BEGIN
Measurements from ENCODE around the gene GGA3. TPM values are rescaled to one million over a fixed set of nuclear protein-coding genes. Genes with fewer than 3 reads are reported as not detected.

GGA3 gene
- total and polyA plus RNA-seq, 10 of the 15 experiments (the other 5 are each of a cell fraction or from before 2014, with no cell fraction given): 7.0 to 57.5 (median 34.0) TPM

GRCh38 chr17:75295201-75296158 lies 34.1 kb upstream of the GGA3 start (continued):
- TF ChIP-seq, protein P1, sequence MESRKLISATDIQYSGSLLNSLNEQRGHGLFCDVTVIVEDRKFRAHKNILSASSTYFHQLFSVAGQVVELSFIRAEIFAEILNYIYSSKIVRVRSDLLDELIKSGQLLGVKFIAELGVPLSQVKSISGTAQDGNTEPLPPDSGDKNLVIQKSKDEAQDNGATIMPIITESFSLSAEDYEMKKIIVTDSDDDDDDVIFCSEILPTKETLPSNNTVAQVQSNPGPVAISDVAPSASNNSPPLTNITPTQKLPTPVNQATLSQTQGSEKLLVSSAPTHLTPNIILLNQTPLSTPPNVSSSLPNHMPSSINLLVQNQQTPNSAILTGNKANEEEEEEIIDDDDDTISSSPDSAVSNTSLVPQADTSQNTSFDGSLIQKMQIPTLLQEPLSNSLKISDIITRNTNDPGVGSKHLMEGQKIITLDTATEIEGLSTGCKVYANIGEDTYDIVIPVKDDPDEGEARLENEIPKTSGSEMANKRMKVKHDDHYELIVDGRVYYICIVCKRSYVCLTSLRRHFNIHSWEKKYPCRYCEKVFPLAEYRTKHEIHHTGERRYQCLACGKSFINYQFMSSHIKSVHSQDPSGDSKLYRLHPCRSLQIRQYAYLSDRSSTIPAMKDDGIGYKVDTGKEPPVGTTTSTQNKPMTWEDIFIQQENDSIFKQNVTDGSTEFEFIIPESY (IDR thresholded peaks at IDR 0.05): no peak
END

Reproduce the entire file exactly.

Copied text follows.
Measurements from ENCODE around the gene GGA3. TPM values are rescaled to one million over a fixed set of nuclear protein-coding genes. Genes with fewer than 3 reads are reported as not detected.

GGA3 gene
- total and polyA plus RNA-seq, 10 of the 15 experiments (the other 5 are each of a cell fraction or from before 2014, with no cell fraction given): 7.0 to 57.5 (median 34.0) TPM

GRCh38 chr17:75295201-75296158 lies 34.1 kb upstream of the GGA3 start (continued):
- TF ChIP-seq, protein P1, sequence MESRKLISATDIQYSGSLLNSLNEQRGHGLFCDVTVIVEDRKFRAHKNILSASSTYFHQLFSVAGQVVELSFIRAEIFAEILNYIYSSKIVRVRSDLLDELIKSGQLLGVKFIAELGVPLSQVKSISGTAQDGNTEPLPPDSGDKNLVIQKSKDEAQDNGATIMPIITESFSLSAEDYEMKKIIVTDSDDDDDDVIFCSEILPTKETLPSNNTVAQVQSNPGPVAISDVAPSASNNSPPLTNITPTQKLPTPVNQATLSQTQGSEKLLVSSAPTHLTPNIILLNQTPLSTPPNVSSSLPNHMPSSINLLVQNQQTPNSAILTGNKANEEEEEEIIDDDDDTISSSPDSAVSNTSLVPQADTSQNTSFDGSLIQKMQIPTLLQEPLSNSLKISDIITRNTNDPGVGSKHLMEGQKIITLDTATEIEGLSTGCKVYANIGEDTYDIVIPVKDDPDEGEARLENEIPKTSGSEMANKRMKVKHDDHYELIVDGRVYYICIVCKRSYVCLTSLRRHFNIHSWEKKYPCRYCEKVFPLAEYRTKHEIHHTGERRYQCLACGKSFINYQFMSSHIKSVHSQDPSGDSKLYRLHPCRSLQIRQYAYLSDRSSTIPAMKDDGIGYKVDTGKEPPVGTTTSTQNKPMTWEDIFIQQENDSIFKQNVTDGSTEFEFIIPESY (IDR thresholded peaks at IDR 0.05): no peak